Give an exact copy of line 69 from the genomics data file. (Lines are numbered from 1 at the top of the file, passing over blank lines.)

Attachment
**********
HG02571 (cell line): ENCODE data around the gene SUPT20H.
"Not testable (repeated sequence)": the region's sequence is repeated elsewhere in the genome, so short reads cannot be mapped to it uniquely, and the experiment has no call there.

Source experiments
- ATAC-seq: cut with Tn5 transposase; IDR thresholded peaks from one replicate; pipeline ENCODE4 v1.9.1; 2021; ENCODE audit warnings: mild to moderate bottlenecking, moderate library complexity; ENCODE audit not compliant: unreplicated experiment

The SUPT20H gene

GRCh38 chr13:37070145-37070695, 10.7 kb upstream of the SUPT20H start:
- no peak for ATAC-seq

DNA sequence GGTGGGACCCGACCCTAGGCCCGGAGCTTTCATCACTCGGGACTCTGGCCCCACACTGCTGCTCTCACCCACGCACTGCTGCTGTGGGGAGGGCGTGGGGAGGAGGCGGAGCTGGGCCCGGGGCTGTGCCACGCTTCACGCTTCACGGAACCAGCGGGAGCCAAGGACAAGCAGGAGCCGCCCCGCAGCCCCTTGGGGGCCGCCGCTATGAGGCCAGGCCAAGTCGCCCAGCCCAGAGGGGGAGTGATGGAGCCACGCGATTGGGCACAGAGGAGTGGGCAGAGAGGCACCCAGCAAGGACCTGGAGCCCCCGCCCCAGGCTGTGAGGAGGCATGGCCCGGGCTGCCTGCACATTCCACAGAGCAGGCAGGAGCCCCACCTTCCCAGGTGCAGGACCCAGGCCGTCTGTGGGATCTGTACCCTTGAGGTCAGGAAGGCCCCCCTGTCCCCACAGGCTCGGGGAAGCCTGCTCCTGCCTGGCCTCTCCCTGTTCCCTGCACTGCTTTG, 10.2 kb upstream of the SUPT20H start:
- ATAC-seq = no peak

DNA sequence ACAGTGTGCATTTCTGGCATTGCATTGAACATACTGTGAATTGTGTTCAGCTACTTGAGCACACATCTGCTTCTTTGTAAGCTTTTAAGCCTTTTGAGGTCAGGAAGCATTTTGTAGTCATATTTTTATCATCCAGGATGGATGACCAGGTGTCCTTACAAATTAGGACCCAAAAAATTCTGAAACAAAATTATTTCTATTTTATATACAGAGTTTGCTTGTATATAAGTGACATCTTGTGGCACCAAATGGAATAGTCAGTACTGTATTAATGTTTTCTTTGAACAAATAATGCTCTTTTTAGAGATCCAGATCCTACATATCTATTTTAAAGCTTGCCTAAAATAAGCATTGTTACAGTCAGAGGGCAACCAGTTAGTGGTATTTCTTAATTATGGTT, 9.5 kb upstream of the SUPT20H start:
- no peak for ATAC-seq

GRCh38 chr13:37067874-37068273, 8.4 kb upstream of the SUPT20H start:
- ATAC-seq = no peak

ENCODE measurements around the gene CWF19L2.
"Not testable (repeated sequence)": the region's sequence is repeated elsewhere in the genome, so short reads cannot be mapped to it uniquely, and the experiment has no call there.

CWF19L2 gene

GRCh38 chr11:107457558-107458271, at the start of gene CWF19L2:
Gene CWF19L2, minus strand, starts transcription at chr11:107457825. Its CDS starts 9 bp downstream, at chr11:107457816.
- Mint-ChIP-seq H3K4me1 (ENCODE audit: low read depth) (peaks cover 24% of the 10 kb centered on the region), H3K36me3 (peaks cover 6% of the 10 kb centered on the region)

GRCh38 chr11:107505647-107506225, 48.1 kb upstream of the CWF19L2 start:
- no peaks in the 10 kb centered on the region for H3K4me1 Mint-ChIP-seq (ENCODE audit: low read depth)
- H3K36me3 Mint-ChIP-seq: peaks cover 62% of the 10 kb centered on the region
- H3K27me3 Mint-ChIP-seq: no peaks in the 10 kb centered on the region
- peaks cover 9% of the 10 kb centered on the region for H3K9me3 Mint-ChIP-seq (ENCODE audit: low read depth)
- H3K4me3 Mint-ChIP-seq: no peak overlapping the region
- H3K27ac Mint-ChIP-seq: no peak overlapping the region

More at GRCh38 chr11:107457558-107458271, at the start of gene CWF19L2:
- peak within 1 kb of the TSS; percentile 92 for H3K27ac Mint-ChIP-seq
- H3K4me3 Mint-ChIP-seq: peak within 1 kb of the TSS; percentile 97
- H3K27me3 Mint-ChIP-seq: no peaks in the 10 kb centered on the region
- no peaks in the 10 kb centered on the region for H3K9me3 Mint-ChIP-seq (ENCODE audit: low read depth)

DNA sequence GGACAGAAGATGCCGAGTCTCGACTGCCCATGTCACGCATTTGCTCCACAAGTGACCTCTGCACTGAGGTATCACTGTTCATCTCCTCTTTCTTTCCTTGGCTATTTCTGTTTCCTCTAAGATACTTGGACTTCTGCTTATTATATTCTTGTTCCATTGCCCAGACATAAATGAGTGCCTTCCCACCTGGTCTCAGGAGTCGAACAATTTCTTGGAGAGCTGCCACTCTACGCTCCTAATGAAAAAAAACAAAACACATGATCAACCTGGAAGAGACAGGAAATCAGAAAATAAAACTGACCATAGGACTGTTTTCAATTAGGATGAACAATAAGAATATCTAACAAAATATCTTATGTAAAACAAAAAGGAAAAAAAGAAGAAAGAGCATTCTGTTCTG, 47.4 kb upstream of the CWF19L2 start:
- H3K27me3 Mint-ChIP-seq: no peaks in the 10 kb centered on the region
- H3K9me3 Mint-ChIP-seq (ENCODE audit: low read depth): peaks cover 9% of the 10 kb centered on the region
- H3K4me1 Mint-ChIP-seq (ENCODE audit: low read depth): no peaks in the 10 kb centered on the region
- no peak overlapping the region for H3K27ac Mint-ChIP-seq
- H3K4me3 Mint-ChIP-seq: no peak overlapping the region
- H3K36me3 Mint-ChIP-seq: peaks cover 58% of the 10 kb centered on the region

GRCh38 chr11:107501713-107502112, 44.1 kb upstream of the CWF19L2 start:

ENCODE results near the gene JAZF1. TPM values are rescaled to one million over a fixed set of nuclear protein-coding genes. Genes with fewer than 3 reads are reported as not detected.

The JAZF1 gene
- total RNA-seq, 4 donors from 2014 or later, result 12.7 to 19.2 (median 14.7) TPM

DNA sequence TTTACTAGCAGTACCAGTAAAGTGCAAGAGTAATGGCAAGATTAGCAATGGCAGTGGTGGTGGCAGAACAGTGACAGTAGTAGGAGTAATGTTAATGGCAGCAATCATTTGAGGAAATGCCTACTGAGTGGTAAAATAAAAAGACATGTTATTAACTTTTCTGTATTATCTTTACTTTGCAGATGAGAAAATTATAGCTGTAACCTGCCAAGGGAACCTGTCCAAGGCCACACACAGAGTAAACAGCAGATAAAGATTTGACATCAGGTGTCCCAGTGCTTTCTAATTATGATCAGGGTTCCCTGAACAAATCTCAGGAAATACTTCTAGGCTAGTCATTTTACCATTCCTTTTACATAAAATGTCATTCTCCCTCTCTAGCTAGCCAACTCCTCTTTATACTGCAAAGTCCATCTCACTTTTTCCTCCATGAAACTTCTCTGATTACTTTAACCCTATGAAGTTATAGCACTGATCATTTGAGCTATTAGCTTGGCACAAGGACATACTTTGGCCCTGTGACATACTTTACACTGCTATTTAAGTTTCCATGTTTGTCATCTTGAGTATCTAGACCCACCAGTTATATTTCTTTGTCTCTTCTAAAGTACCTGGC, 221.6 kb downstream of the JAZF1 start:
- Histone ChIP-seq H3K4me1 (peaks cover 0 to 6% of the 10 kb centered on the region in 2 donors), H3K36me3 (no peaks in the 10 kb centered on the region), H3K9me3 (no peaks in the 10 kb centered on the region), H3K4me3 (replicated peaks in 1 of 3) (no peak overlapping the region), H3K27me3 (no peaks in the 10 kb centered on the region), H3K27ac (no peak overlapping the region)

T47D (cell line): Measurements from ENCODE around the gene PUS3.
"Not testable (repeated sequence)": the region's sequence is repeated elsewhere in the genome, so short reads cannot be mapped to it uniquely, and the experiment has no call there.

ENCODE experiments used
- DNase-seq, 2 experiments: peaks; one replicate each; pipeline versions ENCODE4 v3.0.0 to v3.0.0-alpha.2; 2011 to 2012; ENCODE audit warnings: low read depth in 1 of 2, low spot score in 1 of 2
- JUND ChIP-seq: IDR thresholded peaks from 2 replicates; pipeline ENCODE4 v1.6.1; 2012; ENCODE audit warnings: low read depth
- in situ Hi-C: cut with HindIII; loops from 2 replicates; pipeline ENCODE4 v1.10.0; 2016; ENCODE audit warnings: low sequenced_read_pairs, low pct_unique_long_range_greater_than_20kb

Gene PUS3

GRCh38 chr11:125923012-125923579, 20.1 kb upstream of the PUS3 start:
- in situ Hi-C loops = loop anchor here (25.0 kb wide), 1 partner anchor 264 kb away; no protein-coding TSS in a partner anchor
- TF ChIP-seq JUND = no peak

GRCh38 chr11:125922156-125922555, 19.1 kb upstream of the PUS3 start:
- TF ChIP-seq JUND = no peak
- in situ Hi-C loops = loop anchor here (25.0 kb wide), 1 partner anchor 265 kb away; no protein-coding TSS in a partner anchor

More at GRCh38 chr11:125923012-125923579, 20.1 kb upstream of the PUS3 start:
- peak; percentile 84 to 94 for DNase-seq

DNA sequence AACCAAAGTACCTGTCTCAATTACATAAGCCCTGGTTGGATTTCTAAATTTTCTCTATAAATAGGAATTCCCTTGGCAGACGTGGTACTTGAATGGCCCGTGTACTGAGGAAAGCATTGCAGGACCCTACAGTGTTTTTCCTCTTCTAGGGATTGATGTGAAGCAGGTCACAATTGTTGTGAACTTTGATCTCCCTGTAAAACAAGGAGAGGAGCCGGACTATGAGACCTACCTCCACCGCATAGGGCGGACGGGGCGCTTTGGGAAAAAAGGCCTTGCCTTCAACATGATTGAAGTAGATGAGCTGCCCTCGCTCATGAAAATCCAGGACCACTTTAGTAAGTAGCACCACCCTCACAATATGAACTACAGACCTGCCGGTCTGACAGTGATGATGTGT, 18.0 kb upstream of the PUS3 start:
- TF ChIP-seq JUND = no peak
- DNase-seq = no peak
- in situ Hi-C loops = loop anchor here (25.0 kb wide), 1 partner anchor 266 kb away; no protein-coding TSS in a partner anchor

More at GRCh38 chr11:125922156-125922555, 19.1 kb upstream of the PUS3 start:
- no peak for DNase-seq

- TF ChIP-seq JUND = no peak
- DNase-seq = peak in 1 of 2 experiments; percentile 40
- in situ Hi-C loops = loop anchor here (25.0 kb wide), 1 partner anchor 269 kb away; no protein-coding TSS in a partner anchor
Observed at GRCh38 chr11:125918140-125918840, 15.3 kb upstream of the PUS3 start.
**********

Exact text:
Observed at GRCh38 chr11:125918140-125918840, 15.3 kb upstream of the PUS3 start.